Egyptians Hurl Insults At Lionel Messi For Donating Boots To Be Auctioned For Charity

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A charitable gesture by world’s most famous footballer, Lionel Messi has provoked monumental outrage in Egypt, as a lawmaker and football official took umbrage at the Argentine donating his football boots.

This is coming only few weeks after the Argentine was widely praised for making a young fan’s dream come true when he sent a shirt and a football to an Afghan boy.

The backlash and controversy that trailed Messi’s boots benevolence may not be unconnected to the significance of shoes in Arab culture. Considered one of the lowliest of items, because it literally touches the ground, many Egyptians find it a dirty and inappropriate as a gift.

During a TV interview with the “Yes I am Famous” show, broadcast on MBC’s Misr Channel, the Argentine footballer told the presenter he would like to donate his football boots to be auctioned off for charity.

“One of the things he does is give charity all over the world and these will be among the donations he gives,” Egyptian presenter Mona El-Sharkawy says as she sits across from the celebrity with the red and white boots held up to the camera.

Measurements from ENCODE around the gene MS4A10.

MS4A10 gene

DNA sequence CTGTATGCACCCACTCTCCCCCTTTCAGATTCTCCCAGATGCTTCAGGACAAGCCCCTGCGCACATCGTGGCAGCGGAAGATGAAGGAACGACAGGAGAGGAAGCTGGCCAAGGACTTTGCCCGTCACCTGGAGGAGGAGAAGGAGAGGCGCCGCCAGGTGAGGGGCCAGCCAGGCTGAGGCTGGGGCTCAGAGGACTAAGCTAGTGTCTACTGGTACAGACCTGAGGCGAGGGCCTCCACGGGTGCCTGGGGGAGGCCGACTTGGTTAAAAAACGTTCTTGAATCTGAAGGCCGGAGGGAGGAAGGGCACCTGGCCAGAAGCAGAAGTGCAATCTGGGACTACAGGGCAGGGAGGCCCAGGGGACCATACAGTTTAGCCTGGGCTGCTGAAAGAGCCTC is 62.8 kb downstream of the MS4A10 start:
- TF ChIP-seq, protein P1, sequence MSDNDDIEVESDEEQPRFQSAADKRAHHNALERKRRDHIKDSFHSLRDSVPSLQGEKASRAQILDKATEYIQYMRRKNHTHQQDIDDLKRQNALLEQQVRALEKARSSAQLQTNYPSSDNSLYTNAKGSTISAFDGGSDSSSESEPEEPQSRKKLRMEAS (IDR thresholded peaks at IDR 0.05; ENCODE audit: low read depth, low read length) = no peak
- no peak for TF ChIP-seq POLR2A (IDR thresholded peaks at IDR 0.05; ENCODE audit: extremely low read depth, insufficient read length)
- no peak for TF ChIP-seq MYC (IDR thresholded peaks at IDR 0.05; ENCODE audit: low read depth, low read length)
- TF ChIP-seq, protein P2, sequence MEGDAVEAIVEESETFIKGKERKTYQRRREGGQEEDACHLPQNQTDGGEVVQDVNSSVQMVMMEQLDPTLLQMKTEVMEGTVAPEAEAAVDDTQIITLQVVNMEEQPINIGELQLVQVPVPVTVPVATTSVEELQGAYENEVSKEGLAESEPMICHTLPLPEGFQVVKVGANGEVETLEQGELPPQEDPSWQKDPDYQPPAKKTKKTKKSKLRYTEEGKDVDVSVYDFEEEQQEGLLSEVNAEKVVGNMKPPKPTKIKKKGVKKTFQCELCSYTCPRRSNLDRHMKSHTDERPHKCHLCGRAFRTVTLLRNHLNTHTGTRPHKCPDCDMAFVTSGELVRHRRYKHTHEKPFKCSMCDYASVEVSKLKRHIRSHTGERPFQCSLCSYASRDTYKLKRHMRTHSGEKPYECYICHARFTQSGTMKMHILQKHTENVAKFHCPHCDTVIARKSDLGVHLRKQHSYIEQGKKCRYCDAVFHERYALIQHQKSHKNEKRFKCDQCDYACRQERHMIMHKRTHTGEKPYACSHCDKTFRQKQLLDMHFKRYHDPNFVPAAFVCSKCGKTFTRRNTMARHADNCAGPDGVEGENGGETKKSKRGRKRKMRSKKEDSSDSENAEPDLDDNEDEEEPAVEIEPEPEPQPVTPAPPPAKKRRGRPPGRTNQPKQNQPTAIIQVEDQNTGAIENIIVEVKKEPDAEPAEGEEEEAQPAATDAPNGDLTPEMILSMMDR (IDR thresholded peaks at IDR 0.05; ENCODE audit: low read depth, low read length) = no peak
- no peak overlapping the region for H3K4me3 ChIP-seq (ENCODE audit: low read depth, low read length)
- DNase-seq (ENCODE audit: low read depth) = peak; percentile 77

“And he gave these to our program because we will start an auction for them. Messi, Thank you very very much.”

What Messi seems to have failed to appreciate is that in Egypt and other Arab countries in the region, shoes can be used as a symbol of disrespect or insult. So some Egyptians took offence and turned to social media to express their anger.

“We (Egyptians) have never been so humiliated during our seven thousand years of civilization,” Said Hasasin, a controversial parliament member and TV presenter responded during his program Sunday, “I will hit you with the shoes, Messi,” he said, as he held up his own shoes, and mockingly said he would donate his leather lace-ups to Argentina.

“This is an insult to Egyptian people,” he elaborated, thumping his fist on his desk.

An Egyptian MP offered Messi his shoes in return. BBC
An Egyptian MP offered Messi a pair of his shoes in return. BBC

Even Egypt’s Football Association spokesman Azmy Megahed chimed in on the issue, saying:

“Our poor don’t need him. Shoes work for him…I am confused, if he intends to humiliate us, then I say he better put these shoes on his head and on the heads of the people supporting him. Give your shoes to your country, Argentina is full of poverty.”

The affront was so great that El-Sharkawy had to defend her program publicly on Monday by arguing that donations were not necessarily intended for Egypt’s poor.

“Messi did not even mention Egypt and I did not say the proceeds would go to Egypt,” the anchor said in what appeared to be an attempt to recall the scandal, “I am so surprised that people are accusing us of things that weren’t even said.”



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